Tri-City unemployment climbs since last February

Tri-City HeraldMarch 26, 2013 

The number of jobs in the Mid-Columbia inched up slightly in February, according to Tuesday’s report by the state Employment Security Department.

In all, 115,260 Tri-Citians had jobs in February. That’s an increase of 730 from January, but it’s 3,020 fewer than in February 2012.

Nonfarm jobs grew by 900 between January and February to 97,900 — about 300 more than during the same time last year.

However, unemployment in the Tri-Cities increased 2.7 percent compared to the same time in 2012 — something Ajsa Suljic, regional labor economist for Benton and Franklin counties, attributes to seasonal slumps and layoffs at Hanford.

State data shows 210 more Tri-Citians were without jobs in February than last month for a total of 13,980.

“Statistically, that’s not a big change,” Suljic said. Unfortunately, they almost all were Franklin County residents.

“Franklin County’s economic structure is quite a bit different than Benton County’s,” she said. “Franklin County has a lot of workers in retail and agriculture, both highly seasonal jobs.”

Benton County’s unemployment rate was 10.1 percent in January and February, while Franklin County’s bumped up from 12.4 percent to 12.5 percent.

Both counties’ jobless rates remained well above the state average, 8.2 percent.

There already has been a slowdown by Hanford subcontractors facing federal budget cuts called “sequestration,” but there have yet to be major layoffs and furloughs announced by the main Hanford contractors.

“It’s a really big concern for all of us. We’ve been told to expect between 1,000 and 4,700 people to be laid off or furloughed. That’s a big spread,” Suljic said.

Surprisingly, the area of employment that did well in February was in professional and business services, where most Hanford jobs are listed. They gained 200 jobs last month, which Suljic attributes to all other industries but Hanford.

Other industries that added jobs during February were construction, 100 jobs; food manufacturing, 200; and local government, 200.

Education and health services and leisure and hospitality also gained about 100 jobs each in February.

Farm jobs in Benton, Franklin and Walla Walla counties also were up for the month, according to the monthly Agricultural Labor Employment and Wages report.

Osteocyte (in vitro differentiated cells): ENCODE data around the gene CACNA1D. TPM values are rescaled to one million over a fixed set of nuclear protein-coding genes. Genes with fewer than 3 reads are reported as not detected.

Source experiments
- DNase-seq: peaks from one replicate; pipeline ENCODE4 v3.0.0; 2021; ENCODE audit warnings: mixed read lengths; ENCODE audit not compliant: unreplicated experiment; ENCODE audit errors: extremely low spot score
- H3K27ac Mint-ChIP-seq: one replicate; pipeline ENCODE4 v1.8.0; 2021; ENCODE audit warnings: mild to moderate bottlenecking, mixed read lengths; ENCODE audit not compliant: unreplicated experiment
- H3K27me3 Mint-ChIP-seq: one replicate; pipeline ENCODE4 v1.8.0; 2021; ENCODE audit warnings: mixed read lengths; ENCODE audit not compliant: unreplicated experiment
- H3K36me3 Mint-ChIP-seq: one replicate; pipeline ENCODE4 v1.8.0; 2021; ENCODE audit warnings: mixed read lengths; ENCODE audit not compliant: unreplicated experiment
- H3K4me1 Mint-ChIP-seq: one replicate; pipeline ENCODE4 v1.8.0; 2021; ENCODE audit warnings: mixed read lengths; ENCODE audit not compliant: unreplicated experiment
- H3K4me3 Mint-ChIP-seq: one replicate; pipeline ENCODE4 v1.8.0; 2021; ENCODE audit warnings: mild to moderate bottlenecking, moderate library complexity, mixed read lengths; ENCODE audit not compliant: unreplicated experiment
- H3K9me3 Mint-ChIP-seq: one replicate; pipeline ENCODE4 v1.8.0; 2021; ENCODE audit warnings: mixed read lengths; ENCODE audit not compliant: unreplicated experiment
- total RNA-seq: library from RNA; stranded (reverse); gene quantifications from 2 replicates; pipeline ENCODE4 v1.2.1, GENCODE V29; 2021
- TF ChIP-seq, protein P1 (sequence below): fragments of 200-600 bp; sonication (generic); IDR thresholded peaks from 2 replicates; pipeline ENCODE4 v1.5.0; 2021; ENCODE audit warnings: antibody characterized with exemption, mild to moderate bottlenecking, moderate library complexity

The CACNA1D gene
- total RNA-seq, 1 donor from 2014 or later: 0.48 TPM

In January, 11,750 workers were employed in agriculture. February showed a gain of 910 jobs for a total of 12,660.

Data also shows there’s been an increase of 15.7 percent compared to last February. A lot of farmers retained their workers through the mild winter, giving them work to do.

And Suljic expects the number of employed agricultural workers to pick up in coming weeks as growers and food processors gear up for the asparagus season.

At WorkSource Columbia Basin in Kennewick, Michelle Mann, WorkSource Columbia Basin area manager, said, “There were 706 job orders listed in February covering everything from minimum- to high-wage jobs. There are some requiring little education, jobs you can get with a GED, and some requiring college degrees.

“You name it and we have it, everything from health care to retail to food processing to science and related fields. Even with the pink slips going out at Hanford, things are still happening, especially in science,” Mann said.

Mann said 450 to 500 people a day come into WorkSource looking for jobs. Her office serves residents in Benton and Franklin counties but also some workers are coming in from the Umatilla area.

With the Umatilla Chemical Depot closing, people are willing to make the drive up to the Tri-Cities to work.

“There’s really, really a great cross-section of employment opportunities available. This is a good time to be looking,” Mann said.

Two job fairs are scheduled this week and next at the WorkSource office at 815 N. Kellogg St., Kennewick.

The first, on Thursday, will be for adults for jobs with an Alaskan seafood processing company. There will be two sessions, at 8 a.m. and 1 p.m., for jobs on land and on the ships.

The second job fair is for younger workers, ages 16 years to 21, for a variety of entry-level positions. It’s noon to 4 p.m. Monday.

“The April 1 job fair is for many different types of work from retail to hospitality to health care. All kinds of occupations and industries will be represented,” Mann said.

Unemployment rates for area counties are: Adams County, 12.6 percent; Columbia County, 11.8 percent; Grant County,12.9 percent; Walla Walla County, 8.4 percent; and Yakima County, 12.3 percent.

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